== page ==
I carry my hardback of ‘In the Family Way’ around with me like a premature baby, wrapped in a scarf when I go outside (really!) and placed out of harm’s way in a companionable corner of the kitchen when we’re at home. I suppose it’s because it’s a pre-term copy, not properly due for another three weeks. I already feel the pangs of an over-protective parent when I hear that reviews are being prepared for it and talks planned. There’s also something of the vulnerability of having a real baby: one identity is shared between the two of us. Judge one and you judge us both.
But that’s where it ends. It’s tempting to get precious about the publication of a book. It’s my work, not my child. True, I gestated it (for over two years) and now it’s about to go into its little world to grow and flourish with all my hopes behind it. Yet in no time at all those hopes will be transferred to the new project. No author fortunate enough to attract national reviews would last long if they couldn’t dispel that vulnerability I was talking about pretty quickly.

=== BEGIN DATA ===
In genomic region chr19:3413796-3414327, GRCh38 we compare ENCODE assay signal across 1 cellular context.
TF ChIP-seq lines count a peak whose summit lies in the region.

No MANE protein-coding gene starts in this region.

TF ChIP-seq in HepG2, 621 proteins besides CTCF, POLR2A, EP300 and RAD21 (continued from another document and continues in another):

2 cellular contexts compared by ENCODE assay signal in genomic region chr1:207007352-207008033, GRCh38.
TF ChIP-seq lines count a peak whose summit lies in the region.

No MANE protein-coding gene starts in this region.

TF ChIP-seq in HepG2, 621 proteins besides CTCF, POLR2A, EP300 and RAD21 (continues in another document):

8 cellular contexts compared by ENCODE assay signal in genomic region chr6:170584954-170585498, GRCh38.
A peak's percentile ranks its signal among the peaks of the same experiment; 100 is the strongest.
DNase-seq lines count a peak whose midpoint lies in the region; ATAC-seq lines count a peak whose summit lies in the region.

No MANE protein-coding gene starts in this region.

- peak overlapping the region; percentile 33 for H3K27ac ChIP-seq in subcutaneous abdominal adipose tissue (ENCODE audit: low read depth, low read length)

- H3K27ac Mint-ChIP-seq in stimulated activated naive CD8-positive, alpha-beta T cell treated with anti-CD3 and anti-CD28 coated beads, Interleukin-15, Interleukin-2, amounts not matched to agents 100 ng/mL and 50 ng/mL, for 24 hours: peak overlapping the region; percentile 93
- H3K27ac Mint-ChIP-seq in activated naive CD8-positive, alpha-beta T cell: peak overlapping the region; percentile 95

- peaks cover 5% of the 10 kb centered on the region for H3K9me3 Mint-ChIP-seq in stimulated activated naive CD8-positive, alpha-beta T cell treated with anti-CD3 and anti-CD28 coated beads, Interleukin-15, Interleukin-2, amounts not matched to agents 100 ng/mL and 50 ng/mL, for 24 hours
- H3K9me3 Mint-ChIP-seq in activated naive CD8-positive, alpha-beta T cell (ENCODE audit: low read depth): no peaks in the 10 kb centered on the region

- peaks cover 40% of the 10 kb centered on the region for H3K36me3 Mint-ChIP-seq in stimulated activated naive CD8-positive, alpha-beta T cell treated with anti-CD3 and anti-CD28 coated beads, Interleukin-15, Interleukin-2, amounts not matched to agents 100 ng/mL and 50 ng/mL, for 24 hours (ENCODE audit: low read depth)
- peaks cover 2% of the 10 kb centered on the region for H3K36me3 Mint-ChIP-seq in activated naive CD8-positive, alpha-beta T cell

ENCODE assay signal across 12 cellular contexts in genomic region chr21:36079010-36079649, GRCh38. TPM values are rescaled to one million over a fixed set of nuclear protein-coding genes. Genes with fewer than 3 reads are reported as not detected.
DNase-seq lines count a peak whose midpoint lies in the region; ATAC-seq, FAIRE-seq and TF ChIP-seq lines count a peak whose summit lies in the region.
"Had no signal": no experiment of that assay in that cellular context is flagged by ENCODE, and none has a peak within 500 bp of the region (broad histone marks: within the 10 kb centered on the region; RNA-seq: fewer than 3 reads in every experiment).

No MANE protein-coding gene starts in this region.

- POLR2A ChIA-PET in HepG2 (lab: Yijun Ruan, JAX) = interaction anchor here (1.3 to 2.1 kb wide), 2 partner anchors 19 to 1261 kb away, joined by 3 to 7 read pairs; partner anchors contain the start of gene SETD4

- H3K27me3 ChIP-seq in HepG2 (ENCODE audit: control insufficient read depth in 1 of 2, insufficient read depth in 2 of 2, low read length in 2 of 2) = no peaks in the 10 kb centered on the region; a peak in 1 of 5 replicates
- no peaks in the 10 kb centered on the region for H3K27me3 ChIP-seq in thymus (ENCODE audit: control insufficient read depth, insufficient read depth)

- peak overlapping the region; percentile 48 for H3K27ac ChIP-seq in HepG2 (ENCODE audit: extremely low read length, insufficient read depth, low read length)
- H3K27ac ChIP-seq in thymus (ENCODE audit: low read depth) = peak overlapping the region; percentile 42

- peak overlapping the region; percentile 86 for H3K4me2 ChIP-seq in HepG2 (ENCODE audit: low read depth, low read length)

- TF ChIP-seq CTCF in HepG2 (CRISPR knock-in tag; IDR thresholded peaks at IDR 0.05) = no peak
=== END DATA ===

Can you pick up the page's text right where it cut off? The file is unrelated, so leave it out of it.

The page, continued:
If I tell myself that often enough, I’ll believe it.
I hope the book does well; of course I do. The reviewers must judge me as a writer because that’s what they do. But if there’s one thing I wish for ‘In the Family Way’ above all else, it’s this. That readers do not judge those mothers, fathers and children whose story it tells, but try to understand what they went through, are often still going through, and give them credit for doing the best they could in the circumstances. I’ve tried to celebrate the everyday strength of the human spirit in this book. If readers recognise that, and are as moved by it as I was, I’ll have done my job.
That sounds a bit heavy. So here’s a joke I found in a letter (included in the book) written in 1921. A young Scottish lad was courting, and asked his father for permission to get wed. ‘Father, I want to marry Janet McTavish.’ ‘Dinna do that, laddie,’ answered his father. ‘Ye canna, she’s your sister.’ Undaunted, he waited a few months, and then returned to his father. ‘Father, I want to marry Mary Findlay.’ ‘Ye canna, laddie; she’s your sister.’ The process was repeated once or twice, the boy always receiving the same answer. At last, he went to his mother. ‘Mother,’ he said, ‘I canna get wed, for Father says that every lass in the village is my sister.’ ‘Nay, laddie, dinna fret. He’s not your father.’